At any rate, I find this evidence re Neanderthal DNA fascinating. I hope DNA analysis speeds up as I suspect that many other so-called "apemen" may form  part of our genetic heritage.
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Offline PaleoPhil

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Re: More evidence re Neanderthals
« Reply #17 on: May 02, 2014, 07:22:56 am »
Yes, I do hope you'll share more info. Please do share your estimate of Neanderthal DNA in humans, for example. I find suggestions of higher numbers interesting. I guess I like the idea that Neanderthals might be more prevalent today, at least in part, than currently expected and I wonder what Neanderthals were like and whether we can get a glimpse of that today.

I learned about a valley people that I may be related to that seem rather Neanderthal-like to me, but I haven't seen any research on that, so it's merely hopeful speculation on my part.

I wish I had saved that research on French Neanderthal DNA those years ago. I had no idea it was going to just disappear. I wonder if there are French-language documents on it. I think I'll ask my French-speaking friend to look for it. It has frustrated me for years to see people claim that there hadn't been evidence yet found of Neanderthal DNA in today's humans or that the 2010 evidence was the first.
« Last Edit: May 02, 2014, 07:30:21 am by PaleoPhil »
>"When some one eats an Epi paleo Rx template and follows the rules of circadian biology they get plenty of starches when they are available three out of the four seasons." -Jack Kruse, MD
>"I recommend 20 percent of calories from carbs, depending on the size of the person" -Ron Rosedale, MD (in other words, NOT zero carbs) http://preview.tinyurl.com/6ogtan
>Finding a diet you can tolerate is not the same as fixing what's wrong. -Tim Steele
Beware of problems from chronic Very Low Carb

Offline eveheart

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Re: More evidence re Neanderthals
« Reply #18 on: May 02, 2014, 07:51:31 am »
OK, If not 100%, then what rough % would you guess?

It's too late to apply current research to one long gone. He came from the right area. His people had no history of migration; they probably pre-dated the Roman Empire by thousands of years.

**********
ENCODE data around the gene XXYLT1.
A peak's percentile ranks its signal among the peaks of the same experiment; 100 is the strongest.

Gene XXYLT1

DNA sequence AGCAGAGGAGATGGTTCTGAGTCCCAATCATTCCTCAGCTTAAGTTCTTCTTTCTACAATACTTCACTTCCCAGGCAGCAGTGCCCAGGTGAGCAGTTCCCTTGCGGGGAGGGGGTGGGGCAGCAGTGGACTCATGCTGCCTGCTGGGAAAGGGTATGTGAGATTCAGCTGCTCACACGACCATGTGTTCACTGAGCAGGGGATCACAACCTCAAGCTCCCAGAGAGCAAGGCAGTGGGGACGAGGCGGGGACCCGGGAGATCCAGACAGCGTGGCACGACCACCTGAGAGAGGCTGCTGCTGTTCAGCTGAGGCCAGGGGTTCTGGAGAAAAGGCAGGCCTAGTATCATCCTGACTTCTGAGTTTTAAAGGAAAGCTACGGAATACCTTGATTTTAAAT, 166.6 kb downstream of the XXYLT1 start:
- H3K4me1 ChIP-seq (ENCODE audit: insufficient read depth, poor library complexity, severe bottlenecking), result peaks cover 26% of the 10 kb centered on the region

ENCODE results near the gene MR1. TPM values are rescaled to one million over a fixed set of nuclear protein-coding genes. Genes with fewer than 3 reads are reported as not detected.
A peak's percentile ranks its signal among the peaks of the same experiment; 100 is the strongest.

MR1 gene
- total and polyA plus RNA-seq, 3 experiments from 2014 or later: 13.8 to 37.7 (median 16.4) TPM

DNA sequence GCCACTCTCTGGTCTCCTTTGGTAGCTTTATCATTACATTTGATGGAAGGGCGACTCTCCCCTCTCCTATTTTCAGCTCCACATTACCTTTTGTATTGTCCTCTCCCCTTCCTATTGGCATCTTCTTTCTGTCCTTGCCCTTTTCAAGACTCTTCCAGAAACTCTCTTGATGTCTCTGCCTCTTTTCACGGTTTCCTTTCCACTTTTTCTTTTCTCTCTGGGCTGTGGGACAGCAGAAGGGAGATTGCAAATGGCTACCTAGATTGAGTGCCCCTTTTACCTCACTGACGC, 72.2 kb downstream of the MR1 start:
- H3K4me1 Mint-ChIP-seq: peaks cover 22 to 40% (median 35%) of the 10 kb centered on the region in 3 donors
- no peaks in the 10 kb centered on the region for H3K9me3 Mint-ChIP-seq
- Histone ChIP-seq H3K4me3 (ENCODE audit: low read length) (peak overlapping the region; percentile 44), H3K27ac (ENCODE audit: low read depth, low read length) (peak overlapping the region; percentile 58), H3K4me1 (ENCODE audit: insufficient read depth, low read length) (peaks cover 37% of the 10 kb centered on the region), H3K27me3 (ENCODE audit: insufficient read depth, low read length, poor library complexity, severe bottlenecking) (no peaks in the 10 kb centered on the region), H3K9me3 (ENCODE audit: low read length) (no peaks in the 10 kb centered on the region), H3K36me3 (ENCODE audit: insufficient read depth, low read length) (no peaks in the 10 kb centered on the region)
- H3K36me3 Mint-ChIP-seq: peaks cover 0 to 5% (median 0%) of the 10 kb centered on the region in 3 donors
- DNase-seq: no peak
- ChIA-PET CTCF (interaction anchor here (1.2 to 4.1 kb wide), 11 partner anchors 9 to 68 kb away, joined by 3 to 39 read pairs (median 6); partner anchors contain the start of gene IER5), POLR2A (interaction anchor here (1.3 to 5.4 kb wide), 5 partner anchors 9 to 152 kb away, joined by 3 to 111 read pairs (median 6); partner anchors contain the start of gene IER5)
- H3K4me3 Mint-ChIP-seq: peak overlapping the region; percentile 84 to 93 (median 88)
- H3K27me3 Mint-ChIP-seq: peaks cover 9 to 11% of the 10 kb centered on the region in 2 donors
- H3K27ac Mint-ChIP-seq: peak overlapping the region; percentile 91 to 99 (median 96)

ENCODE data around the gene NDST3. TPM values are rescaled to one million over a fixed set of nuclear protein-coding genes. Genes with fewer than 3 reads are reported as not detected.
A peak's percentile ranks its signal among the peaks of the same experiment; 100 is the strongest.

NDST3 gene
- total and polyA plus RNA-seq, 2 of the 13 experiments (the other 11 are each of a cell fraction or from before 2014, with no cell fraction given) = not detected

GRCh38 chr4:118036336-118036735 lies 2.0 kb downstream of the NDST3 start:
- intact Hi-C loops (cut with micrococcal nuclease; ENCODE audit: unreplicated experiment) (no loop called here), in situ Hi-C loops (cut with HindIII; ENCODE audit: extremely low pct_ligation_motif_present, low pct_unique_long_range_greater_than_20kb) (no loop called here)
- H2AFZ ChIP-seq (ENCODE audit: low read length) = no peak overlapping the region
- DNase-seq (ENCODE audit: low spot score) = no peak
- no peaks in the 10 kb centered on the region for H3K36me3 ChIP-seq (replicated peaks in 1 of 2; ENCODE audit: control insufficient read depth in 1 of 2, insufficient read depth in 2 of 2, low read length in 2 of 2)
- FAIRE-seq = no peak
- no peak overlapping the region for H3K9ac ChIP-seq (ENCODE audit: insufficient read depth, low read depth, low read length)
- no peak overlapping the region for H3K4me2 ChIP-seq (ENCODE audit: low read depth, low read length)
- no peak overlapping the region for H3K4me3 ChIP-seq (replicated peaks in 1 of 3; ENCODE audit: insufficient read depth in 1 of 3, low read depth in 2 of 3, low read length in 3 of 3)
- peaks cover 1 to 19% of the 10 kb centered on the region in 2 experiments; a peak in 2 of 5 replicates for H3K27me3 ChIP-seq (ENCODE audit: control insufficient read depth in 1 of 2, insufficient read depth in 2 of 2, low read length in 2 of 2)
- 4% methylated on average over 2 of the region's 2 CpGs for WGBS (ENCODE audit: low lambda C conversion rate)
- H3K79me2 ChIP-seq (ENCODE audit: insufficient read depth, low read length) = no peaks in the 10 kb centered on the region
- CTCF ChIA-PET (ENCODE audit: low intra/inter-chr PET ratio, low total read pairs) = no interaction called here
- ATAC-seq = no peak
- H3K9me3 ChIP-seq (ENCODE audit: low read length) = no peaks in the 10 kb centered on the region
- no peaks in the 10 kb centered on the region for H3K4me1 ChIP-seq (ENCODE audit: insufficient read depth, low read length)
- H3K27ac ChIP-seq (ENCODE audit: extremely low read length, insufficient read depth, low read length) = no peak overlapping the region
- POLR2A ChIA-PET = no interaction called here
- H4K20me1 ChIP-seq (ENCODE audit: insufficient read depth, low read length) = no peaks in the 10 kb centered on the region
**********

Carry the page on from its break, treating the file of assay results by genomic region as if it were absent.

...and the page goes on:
The Neanderthal genome project, directed by Svante Pääbo at the Max Planck Institute has one conclusion that especially interested me. According to that study, a high number of sequence similarities were in the area of the immune system, implying that a migrant population would benefit in terms of long-term survival if they have been able to assimilate local immune factors. I know that I don't sound like a genetic scientist when I paraphrase that study, but my interest comes from the fact that I had always thought of the immune system as something that is a blank slate at birth and develops only according to necessity during one's lifetime. Adding the DNA blueprint to a lifetime of immunity building is a much richer concept.

Quote
It sounds like you and Tyler think the real % is higher than what my test showed, but for some reason you're being coy about what the real figure is. I too think it's actually higher, or at least more impactful, than usually discussed, but almost none of the scientists give higher figures, even those who say they think that the real number or impact is higher. It's as though people are afraid to share their analyses and hypotheses on the topic. I have little idea myself, beyond that the usual figures seem too low to me, so I'm seeking info.

No coyness in me! Personally, I think the "real" % is going to vary widely, and that modern man has DNA sequences from other ancestors. Early man migrated by drifting along, not by invasion and conquest. They were following herds, not seeking territory. I think the truth is that many branches of our bi-pedal ancestors interbred along their migrations. The Neanderthal are prominent in research simply because the research was done in their neighborhood.

Quote
Who was so foolish as to believe just a few years ago that all Neanderthals died out despite the conclusive DNA evidence to the contrary that has been out since at least May 2010?

Most people don't accumulate knowledge in science after high school. I think that 4-year old scientific knowledge is not within the grasp of most people. Most have been taught a strictly linear ascent of man, with all branches extinguishing themselves as time marched on.